SEC. 13. The general assembly shall, by a joint vote of both houses, elect an attorney for the State for each circuit established by law, who shall continue in office two years, and reside within the circuit for which he was elected at the time of and during his continuance in office. In all cases where an attorney for the State of any circuit fails to attend and prosecute according to law, the courts shall have power to appoint an attorney pro tempore. The attorney for the circuit in which the supreme court may hold its terms, shall attend the supreme court and prosecute for the State.
SEC. 14. All writs and other process shall run in the name of the “ State of Arkansas," and bear test and be signed by the clerks of the respective courts from which they issue. Indictments shall conclude “ against the peace and dignity of the State of Arkansas.”
SEC. 15. The qualified voters residing in each township shall elect the justices of the peace for their respective townships. For every fifty voters there may be elected one justice of the peace: Provided, That each township, however small, shall have two justices of the peace. Justices of the peace shall be elected for the term of two years, and shall be commissioned by the governor, and reside in the townships for which they were elected, during their continuance in the office. They shall have individually, or two or more of them jointly, exclusive original jurisdiction in all matters of contract, except in actions of covenant, where the sum in controversy is of one hundred dollars and under. Justices of the peace shall in no case have jurisdiction to try and determine any criminal case or penal offence against the State; but may sit as examining courts, and commit, discharge, or recognize to the court having jurisdiction, for further trial, of offenders against the peace. For the foregoing purposes, they shall have power to issue all necessary process. They shall also have power to bind to keep the peace, or for good behavior.
Sec. 16. The qualified voters of each township shall elect one constable, for the term of two years, who shall, during his continuance in office, reside in the township for which he was elected. Incorporated towns may have a separate constable and a separate magistracy.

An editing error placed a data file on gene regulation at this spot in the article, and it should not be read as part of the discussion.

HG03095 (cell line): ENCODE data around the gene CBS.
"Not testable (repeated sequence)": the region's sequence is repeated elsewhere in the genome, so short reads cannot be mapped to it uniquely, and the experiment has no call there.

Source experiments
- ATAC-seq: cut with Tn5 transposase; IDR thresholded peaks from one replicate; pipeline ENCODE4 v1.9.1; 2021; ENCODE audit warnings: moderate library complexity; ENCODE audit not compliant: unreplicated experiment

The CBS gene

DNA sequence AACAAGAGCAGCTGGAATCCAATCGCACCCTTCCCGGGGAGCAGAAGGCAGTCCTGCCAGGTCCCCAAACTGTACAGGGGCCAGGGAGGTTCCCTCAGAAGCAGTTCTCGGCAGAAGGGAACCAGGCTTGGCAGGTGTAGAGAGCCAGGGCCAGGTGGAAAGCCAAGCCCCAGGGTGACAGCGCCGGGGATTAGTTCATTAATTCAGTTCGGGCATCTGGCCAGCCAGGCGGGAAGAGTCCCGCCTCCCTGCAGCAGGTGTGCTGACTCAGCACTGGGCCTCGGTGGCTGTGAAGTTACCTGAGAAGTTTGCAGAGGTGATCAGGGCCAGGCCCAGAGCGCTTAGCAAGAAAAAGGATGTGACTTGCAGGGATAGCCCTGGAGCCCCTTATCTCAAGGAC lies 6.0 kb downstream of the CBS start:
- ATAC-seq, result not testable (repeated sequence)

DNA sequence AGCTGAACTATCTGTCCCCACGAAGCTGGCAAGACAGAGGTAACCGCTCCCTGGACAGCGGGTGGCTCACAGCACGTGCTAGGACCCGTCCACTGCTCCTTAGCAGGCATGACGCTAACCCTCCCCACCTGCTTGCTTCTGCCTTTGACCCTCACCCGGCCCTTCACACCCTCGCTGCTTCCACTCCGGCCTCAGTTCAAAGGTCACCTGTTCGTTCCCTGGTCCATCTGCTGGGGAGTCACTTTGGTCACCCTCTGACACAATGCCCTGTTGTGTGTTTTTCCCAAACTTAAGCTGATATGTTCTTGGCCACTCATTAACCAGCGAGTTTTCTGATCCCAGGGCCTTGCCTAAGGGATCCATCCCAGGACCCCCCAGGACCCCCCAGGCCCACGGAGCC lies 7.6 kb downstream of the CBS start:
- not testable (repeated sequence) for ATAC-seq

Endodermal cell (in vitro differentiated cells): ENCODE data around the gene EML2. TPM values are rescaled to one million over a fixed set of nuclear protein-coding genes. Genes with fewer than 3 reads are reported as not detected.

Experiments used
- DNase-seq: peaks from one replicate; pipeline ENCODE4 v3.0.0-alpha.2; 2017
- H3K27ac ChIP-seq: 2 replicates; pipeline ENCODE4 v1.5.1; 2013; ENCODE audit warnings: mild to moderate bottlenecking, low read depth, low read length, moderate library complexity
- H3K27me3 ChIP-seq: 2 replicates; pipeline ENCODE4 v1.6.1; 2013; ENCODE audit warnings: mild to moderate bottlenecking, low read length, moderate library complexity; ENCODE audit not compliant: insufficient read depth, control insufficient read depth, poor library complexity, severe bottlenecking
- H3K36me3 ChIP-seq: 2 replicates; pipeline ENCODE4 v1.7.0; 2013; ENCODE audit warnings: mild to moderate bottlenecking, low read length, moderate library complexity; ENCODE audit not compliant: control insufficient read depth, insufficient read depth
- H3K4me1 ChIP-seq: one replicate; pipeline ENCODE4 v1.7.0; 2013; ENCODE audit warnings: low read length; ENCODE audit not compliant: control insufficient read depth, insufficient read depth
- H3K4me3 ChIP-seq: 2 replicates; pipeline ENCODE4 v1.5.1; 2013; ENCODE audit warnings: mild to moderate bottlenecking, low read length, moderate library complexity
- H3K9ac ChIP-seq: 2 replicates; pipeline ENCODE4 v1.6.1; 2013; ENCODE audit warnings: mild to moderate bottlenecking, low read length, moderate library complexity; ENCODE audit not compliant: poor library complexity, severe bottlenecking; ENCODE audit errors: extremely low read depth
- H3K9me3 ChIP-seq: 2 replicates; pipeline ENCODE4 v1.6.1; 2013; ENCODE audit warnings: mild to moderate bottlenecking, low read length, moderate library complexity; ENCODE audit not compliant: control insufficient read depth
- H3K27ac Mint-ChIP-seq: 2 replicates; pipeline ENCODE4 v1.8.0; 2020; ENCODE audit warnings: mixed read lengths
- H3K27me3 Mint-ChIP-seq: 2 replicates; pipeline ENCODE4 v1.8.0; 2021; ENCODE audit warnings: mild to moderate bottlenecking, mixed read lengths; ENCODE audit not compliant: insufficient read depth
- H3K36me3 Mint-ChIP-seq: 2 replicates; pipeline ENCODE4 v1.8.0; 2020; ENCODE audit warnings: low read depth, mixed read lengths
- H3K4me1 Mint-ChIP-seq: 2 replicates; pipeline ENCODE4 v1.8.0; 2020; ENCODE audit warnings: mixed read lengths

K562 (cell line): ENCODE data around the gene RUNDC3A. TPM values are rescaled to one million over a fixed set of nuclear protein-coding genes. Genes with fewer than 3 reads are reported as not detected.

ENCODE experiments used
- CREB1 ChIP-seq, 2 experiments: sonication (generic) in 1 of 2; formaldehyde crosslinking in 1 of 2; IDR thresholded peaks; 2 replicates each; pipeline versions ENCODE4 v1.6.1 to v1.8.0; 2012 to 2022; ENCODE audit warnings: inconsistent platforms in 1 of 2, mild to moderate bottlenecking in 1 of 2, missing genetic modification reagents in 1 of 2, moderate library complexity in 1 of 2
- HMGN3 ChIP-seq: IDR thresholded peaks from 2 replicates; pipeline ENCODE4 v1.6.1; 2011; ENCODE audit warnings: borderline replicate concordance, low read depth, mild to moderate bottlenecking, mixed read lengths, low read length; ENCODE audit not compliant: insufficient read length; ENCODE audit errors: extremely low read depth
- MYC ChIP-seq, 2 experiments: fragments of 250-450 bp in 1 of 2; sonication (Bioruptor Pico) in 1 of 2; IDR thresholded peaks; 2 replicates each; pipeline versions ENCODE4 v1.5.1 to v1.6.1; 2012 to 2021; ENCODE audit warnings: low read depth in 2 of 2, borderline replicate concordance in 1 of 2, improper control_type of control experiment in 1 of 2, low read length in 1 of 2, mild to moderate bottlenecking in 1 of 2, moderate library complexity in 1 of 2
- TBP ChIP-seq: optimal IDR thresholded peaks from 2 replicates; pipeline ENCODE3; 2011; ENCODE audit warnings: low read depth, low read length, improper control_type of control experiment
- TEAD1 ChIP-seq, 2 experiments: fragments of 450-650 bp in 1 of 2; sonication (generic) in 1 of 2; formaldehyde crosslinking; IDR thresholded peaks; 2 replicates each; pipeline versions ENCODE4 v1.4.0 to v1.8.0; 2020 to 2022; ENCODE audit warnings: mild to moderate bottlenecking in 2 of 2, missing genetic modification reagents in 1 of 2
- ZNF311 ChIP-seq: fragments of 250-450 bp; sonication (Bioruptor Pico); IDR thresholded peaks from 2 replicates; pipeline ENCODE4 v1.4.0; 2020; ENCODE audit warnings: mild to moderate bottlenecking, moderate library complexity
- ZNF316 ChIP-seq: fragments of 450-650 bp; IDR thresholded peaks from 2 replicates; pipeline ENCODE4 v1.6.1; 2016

Sec. 17. The qualified voters of each county shall elect one sheriff, one coroner, one treasurer, and one county surveyor, for the term of two years. They shall be commissioned by the governor, reside in their respective counties during their continuance in office, and be disqualified for the office a second term, if it should appear that they or either of them are in default for any moneys collected by virtue of their respective offices.
SECTION 1. Knowledge and learning, generally diffused through a community, being essential to the preservation of a free government—and diffusing the opportunities and advantages of education through the various parts of the State being highly conducive to this end-it shall be the duty of the general assembly to provide by law for the improvement of such lands as are or hereafter may be granted by the United States to this State for the use of schools, and to apply any funds which may be raised from such lands, or from any other source, to the accomplishment of the object for which they are or may be intended. The general assembly shall, from time to time, pass such laws as shall be calculated to encourage intellectual, scientific and agricultural improvement, by allowing rewards and immunities for the promotion and improvement of arts, science, commerce, manufactures and natural history; and countenance and encourage the principles of humanity, industry and morality.
EMANCIPATION OF SLAVES. SECTION 1. The general assembly shall have no power to pass laws for the emancipation of slaves, without the consent of the owners. They shall have no power to prevent emigrants to this State from bringing with them such persons as are deemed slaves by the laws of any one of the United States. They shall have power to pass laws to permit owners of slaves to emancipate them, saving the right of creditors, and preventing them from becoming a public charge. They shall have power to prevent slaves from being brought to this State as merchandise, and also to oblige the owners of slaves to treat them with humanity.
SECTION 1. Treason against the State shall consist only in levying war against it, or adhering to its enemies, giving them aid and comfort. No person shall be convicted of treason, unless on the testimony of two witnesses to the same overt act, or his own confession in open court.
SEC. 2. No person who denies the being of a God, shall hold any office in the civil department of this State, nor be allowed his oath in any court.
Sec. 3. No money shall be drawn from the treasury but in consequence of an appropriation by law, nor shall any appropriation of money for the support of an army be made for a longer term than two years; and a regular statement and account of the receipts and expenditures of all public moneys shall be published with the promulgation of the laws.
Sec. 4. Absence on business of this State or of the United States, or on a visit or necessary private business, shall not cause a forfeiture of a residence once obtained.
Sec. 5. No lottery shall be authorized by this State, nor shall the sale of lottery tickets be allowed.